The deals are part of the US effort to enforce the Foreign Account Tax Compliance Act (FATCA), which was enacted in 2010 and is set to take effect in July 2014. FATCA requires foreign financial institutions to tell the US Internal Revenue Service about Americans’ offshore accounts worth more than $50,000.

The Caymans have been a popular place to store money because of the simplicity of their rules, and tax purposes of course.

I would bet that the buddies of the government elites have a place where their money is kept safe from taxes.

Mexico Sends U.S. Born Teen Latino Killer Back To U.S.

30 Nov 2013

Mexico: Teen hit man gruesomely murdered victims, now free and sent to U.S.

Mexican authorities set free a former teen cartel hit man on Tuesday and sent him back to the United States.

The release of Edgar Jimenez Lugo, a U.S. citizen known as “El Ponchis” or “The Cloak,” comes less than three years after a Mexican court found him guilty of torturing and beheading at least four people and kidnapping three others as an operative for the South Pacific Cartel.

On Tuesday, Mexican authorities said he had served his three-year sentence and had been sent back to the United States.

The teen, now 17, boarded a commercial flight from Mexico City to San Antonio, Texas, on Tuesday morning, according to Jorge Messeguer, government secretary in Mexico’s Morelos state.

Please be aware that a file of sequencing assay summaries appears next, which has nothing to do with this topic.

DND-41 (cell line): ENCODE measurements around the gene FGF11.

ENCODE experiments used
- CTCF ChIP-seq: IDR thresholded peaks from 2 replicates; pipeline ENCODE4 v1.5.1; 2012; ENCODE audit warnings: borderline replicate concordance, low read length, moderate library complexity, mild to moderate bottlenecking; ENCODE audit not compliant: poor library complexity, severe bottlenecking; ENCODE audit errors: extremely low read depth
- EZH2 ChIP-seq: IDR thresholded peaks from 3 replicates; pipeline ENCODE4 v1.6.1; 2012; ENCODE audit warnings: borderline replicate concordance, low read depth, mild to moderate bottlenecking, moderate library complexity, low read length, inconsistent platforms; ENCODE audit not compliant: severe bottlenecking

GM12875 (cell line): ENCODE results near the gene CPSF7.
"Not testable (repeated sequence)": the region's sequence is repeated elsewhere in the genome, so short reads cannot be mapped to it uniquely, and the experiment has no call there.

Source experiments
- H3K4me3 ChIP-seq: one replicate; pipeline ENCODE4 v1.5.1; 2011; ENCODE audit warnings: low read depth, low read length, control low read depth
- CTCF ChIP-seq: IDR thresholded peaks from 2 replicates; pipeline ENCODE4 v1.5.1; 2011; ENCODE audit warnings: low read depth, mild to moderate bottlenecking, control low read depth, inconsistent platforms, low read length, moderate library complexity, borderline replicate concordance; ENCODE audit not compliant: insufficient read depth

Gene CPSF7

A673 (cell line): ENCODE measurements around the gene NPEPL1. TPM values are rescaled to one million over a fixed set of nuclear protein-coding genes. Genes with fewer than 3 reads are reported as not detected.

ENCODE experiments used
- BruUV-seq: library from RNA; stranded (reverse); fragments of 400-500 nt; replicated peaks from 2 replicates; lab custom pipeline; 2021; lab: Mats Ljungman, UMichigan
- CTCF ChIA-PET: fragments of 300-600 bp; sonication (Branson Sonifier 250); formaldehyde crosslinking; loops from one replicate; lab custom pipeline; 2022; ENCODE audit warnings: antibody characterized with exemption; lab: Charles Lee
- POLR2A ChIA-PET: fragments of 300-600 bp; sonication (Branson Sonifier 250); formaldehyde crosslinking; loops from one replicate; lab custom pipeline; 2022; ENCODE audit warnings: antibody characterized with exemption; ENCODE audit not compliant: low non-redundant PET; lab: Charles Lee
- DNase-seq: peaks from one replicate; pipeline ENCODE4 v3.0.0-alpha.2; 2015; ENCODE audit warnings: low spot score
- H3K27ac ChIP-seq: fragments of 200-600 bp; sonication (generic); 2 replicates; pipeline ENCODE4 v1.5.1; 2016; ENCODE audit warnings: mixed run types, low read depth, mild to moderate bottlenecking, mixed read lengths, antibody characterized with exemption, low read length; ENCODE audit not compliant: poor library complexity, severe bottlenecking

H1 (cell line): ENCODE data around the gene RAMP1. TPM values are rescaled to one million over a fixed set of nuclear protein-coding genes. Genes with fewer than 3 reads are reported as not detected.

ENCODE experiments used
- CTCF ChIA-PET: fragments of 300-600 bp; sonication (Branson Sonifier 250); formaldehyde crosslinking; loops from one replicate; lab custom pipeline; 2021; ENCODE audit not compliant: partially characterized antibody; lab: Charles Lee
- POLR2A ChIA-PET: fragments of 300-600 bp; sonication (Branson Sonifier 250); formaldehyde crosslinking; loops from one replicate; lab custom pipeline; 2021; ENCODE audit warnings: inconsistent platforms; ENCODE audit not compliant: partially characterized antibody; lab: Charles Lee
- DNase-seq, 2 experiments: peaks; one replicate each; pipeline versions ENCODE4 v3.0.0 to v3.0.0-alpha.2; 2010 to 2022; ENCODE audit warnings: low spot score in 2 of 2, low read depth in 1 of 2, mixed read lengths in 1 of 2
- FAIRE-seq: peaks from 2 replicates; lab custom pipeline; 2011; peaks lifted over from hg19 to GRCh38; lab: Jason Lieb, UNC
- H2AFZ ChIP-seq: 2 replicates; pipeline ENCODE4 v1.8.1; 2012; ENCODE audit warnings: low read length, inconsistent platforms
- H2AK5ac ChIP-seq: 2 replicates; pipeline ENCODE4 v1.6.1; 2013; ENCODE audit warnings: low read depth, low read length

Upon the teen being arrested three years ago, he said…

“I slit their throats,” he said, describing what he said was the killing of four people.

With his hands shoved into the pockets of his cargo pants, the teen told reporters he was paid weekly in dollars and pesos. But in answering questions about whether he knew what he was doing when he allegedly participated in the killings, the teen said he was under the influence of drugs and unaware of his actions.

The teen told reporters a cartel leader threatened him.

“I either work or he’ll kill me,” he said.

Toronto Disabled Woman Denied Entry Into U.S. Based on Details from Health Records

30 Nov 2013

Disabled woman denied entry to U.S. after agent cites supposedly private medical details

A Toronto woman is shocked after she was denied entry into the U.S. because she had been hospitalized for clinical depression.

Ellen Richardson went to Pearson airport on Monday full of joy about flying to New York City and from there going on a 10-day Caribbean cruise for which she’d paid about $6,000.

But a U.S. Customs and Border Protection agent with the Department of Homeland Security killed that dream when he denied her entry.

“I was turned away, I was told, because I had a hospitalization in the summer of 2012 for clinical depression,’’ said Richardson, who is a paraplegic and set up her cruise in collaboration with a March of Dimes group of about 12 others.